They belong in the dustbin of history.

That statue doesn’t mean what you think it means—bless your heart

The official declaration of the State of Mississippi when they seceded from the Union at the beginning of the Civil War: “Our position is thoroughly identified with the institution of slavery—the greatest material interest of the world.”

The official declaration of the State of Mississippi when they seceded from the Union at the beginning of the Civil War: “Our position is thoroughly identified with the institution of slavery—the greatest material interest of the world.” (click to embiggen)

I wasn’t born in the South, but because of economic factors too complicated to go into at this juncture, the small town in Colorado where I was born was inhabited almost completely by recently transplanted southerners. All of my grandparents had been born in former Confederate states, as had most of the teachers at the public school, and the parents and/or grandparents of 95+ percent of my classmates at school. And even though my father’s job had us moving around to other parts of the central Rockies through most of grade school, because our family attended Southern Baptists churches, I continued to be exposed to certain myths about the Civil War that descendants of Confederate families tell themselves. I was taught that slavery wasn’t the primary issue of the war, for one. I was taught that most soldiers on the Confederate side had been involved for economic reasons, and certainly not because they believed that whites were superior to blacks, for another. And I was taught that just because the Southern Baptist church and many other institutions still advocated for the segregation of that races, that it wasn’t because they still believed that one race was superior to the other.

Each of those statements was a lie.

I was a teen-ager in the 70s when the Southern Baptist Convention finally endorsed desegregation of its churches. And it was as a teen that I learned most of what I’d been taught about the history of our denomination and the Civil War was untrue.

Historically, every state that seceded to form the Confederacy (not just Mississippi a port of whose declaration is pictured above), explicitly listed either slavery or the superiority of the white race (and some mentioned both), as their reasons for seceding. The infamous cornerstone speech delivered by Confederate Vice President Alexander Stephens explained that the foundation of the new Confederate government was “the great truth, that the negro is not equal to the white man; that slavery — subordination to the superior race — is his natural and normal condition. This, our new government, is the first, in the history of the world, based upon this great physical, philosophical, and moral truth.”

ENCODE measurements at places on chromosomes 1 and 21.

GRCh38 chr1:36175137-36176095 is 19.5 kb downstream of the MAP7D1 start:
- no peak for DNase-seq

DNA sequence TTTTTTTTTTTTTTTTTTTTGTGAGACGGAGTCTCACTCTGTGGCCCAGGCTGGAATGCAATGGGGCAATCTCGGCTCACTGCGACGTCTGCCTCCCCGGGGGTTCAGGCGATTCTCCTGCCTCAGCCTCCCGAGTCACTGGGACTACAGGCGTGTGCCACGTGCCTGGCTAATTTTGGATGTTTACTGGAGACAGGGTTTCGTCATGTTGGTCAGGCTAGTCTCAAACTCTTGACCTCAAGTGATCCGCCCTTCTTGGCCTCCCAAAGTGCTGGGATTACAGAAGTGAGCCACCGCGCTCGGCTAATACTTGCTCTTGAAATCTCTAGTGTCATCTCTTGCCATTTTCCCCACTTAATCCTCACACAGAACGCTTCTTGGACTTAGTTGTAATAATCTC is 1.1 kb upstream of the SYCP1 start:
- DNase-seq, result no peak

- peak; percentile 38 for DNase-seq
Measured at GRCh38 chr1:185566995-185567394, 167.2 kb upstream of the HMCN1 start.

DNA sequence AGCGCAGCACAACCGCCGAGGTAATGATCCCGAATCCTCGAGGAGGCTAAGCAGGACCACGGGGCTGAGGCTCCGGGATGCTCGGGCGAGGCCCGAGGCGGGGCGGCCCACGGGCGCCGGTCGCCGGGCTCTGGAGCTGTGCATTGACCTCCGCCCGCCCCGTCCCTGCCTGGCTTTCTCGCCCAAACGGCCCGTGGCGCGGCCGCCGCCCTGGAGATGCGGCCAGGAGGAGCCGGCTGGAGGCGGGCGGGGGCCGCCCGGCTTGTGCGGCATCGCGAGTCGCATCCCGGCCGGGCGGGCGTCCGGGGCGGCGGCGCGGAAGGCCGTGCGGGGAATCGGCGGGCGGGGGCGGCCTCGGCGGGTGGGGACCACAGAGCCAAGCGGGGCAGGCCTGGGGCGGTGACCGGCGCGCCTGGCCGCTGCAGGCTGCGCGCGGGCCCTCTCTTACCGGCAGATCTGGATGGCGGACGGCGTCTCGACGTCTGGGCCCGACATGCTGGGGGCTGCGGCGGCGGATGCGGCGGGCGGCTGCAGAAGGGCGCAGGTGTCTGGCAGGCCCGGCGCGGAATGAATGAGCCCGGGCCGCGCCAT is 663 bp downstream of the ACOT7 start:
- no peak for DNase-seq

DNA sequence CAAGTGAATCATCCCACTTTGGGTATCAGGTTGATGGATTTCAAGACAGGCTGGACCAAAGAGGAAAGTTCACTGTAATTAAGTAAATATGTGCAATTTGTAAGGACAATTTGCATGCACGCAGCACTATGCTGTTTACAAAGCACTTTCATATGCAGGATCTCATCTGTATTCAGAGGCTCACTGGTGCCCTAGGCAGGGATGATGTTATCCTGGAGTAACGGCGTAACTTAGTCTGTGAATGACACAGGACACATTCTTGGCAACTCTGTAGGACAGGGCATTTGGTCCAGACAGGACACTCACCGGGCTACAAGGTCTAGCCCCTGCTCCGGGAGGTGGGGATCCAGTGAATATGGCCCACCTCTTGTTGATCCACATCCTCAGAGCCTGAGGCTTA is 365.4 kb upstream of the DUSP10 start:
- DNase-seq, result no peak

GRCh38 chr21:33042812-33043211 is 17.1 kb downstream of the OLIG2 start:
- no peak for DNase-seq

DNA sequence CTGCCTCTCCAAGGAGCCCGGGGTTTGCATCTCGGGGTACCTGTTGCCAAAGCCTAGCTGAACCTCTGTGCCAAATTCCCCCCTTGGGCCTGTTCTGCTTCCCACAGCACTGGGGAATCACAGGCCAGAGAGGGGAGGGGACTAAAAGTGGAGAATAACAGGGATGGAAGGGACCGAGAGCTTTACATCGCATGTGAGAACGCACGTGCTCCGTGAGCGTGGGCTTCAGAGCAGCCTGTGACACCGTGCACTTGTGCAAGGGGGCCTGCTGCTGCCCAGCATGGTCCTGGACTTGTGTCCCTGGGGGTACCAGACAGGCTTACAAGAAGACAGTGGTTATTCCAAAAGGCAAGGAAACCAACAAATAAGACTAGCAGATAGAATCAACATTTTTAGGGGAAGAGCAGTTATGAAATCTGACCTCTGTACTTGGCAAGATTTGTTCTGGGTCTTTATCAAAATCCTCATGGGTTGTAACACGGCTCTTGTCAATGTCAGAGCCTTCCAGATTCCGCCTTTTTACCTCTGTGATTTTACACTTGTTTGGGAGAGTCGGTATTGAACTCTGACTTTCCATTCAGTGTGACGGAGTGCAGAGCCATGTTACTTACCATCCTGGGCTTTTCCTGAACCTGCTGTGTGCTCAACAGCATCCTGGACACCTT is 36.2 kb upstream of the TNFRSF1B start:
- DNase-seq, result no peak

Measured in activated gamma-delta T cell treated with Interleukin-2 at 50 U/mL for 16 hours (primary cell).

It can’t be any clearer than that: the primary mission of the Confederacy was the perpetuation of slavery of black people and the entrenchment (nay, glorification) of white supremacy. And Confederate soldiers did not volunteer, fight, and die by the thousands because of some need to preserve the mythical idyllic pastoral culture of the Southern plantation—most of them were too poor to own plantations, for one thing! No, typical Confederate grunt believed that if slaves were freed, working class whites would surely lose their livelihoods. The collective self-esteem of the white working class was shored up by the explicit statement that at least they weren’t slaves, so while they might have worked hard in exchange for less than their fair share of societal prosperity, at east they were better off than those black folks! The abolition of slavery was then perceived as an existential threat to the white working class. Of course they were willing to take up arms to protect slavery!

In the immediate aftermath of the war, symbols of the Confederacy weren’t displayed publicly. There were memorials erected in a few places to those who died in one battle or another, and certainly individual tombstones were occasionally emblazoned with Confederate symbols, but there wasn’t a stampede to erect statues to the leaders of the Confederacy afterward. For one thing, there wasn’t a lot of pride in having been on the losing side.